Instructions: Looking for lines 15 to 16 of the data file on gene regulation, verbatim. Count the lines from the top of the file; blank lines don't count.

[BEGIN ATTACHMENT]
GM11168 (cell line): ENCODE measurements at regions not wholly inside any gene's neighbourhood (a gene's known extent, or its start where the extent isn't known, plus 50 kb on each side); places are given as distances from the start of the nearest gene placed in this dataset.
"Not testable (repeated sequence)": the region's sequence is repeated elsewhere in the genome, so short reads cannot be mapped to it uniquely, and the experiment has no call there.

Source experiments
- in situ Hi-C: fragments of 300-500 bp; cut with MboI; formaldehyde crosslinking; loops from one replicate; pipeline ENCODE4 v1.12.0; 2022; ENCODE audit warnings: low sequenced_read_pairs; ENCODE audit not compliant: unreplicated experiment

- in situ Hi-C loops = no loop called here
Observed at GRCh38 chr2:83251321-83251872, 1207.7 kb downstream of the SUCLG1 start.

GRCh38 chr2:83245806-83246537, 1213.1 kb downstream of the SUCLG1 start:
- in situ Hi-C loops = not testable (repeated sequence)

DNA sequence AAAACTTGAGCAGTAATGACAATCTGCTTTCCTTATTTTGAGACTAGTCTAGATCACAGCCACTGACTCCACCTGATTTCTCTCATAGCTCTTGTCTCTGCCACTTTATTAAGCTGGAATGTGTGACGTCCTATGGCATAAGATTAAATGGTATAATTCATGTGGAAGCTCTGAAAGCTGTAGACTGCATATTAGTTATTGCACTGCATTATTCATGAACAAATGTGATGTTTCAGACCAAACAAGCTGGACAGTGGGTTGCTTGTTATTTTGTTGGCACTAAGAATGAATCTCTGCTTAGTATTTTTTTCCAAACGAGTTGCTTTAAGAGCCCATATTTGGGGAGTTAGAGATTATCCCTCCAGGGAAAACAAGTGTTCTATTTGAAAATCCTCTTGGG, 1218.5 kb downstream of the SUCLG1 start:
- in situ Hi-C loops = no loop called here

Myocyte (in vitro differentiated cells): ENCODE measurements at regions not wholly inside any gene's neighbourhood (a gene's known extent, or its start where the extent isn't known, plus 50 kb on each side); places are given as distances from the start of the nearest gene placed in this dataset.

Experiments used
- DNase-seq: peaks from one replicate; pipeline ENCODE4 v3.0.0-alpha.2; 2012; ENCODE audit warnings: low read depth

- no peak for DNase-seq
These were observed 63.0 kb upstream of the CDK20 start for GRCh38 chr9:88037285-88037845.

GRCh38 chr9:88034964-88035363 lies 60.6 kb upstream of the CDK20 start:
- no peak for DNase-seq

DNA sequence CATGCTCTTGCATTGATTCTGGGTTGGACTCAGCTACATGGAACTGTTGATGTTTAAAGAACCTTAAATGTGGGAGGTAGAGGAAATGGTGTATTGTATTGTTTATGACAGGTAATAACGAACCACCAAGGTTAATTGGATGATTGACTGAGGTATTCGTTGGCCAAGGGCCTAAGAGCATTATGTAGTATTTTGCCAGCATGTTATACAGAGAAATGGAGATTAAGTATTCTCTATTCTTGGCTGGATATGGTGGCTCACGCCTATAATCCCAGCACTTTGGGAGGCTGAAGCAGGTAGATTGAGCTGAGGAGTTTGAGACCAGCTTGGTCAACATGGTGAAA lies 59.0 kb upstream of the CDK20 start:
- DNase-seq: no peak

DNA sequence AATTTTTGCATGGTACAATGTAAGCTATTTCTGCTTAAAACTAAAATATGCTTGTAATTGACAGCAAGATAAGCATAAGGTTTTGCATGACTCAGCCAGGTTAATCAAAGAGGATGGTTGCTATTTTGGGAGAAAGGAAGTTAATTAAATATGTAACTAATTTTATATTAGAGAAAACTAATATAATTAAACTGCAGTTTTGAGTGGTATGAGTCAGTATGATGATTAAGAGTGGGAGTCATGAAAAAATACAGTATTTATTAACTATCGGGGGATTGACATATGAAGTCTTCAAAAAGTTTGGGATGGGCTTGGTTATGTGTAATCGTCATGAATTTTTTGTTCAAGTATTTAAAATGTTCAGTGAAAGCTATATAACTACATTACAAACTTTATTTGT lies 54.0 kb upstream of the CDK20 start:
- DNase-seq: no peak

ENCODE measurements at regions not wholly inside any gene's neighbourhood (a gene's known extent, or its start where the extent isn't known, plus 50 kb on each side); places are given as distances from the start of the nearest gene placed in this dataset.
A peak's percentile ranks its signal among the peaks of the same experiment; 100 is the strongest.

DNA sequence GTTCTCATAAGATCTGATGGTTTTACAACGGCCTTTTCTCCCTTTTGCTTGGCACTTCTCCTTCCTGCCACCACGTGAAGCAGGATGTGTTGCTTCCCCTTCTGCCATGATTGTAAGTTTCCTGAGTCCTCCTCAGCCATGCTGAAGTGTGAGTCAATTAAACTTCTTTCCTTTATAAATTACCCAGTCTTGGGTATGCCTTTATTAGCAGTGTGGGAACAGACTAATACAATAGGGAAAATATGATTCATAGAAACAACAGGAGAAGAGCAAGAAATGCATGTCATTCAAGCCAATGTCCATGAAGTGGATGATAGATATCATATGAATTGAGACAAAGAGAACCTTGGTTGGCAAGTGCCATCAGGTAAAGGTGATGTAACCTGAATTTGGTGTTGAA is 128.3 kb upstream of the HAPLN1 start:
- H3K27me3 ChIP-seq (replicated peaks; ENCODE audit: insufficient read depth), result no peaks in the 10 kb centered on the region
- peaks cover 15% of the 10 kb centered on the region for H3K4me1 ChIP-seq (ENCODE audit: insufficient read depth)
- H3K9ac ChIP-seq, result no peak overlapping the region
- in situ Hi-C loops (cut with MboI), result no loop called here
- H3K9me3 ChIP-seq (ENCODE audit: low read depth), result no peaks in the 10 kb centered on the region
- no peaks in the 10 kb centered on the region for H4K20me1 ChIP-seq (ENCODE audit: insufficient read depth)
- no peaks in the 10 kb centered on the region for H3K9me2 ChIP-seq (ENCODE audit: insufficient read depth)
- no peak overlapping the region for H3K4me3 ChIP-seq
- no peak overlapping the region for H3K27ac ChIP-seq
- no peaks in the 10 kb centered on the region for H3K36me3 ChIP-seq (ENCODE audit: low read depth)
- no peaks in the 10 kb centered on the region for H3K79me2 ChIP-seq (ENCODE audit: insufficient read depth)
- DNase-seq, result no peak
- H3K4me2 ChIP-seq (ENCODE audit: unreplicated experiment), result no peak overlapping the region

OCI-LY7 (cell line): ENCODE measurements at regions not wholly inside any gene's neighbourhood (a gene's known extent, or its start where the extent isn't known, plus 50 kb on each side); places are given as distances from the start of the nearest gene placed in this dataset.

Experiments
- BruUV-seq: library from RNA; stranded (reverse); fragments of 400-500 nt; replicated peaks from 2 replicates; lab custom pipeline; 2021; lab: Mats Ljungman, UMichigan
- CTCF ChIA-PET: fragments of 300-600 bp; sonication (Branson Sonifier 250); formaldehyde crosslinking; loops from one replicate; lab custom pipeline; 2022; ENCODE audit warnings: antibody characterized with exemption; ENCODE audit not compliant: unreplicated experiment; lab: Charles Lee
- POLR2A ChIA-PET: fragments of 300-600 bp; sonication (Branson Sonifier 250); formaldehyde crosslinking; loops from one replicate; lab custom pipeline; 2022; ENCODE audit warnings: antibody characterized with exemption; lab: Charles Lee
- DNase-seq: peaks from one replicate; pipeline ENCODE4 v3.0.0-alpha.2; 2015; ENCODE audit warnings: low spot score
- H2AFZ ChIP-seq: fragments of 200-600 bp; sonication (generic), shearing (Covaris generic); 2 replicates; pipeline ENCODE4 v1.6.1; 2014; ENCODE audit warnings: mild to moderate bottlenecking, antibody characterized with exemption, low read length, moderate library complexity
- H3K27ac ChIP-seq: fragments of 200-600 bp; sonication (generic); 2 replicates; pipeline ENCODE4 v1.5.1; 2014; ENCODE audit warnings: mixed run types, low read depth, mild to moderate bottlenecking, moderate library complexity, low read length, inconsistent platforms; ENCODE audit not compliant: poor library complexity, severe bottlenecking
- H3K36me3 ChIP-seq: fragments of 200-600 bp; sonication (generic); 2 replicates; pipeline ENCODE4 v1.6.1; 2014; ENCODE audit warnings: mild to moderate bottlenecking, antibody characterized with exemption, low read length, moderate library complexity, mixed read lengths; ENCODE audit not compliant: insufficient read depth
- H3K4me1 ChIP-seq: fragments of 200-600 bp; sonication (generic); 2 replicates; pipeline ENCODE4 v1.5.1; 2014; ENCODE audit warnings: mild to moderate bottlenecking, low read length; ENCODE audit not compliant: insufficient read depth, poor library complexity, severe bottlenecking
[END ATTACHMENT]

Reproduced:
These were observed 63.0 kb upstream of the CDK20 start for GRCh38 chr9:88037285-88037845.

GRCh38 chr9:88034964-88035363 lies 60.6 kb upstream of the CDK20 start: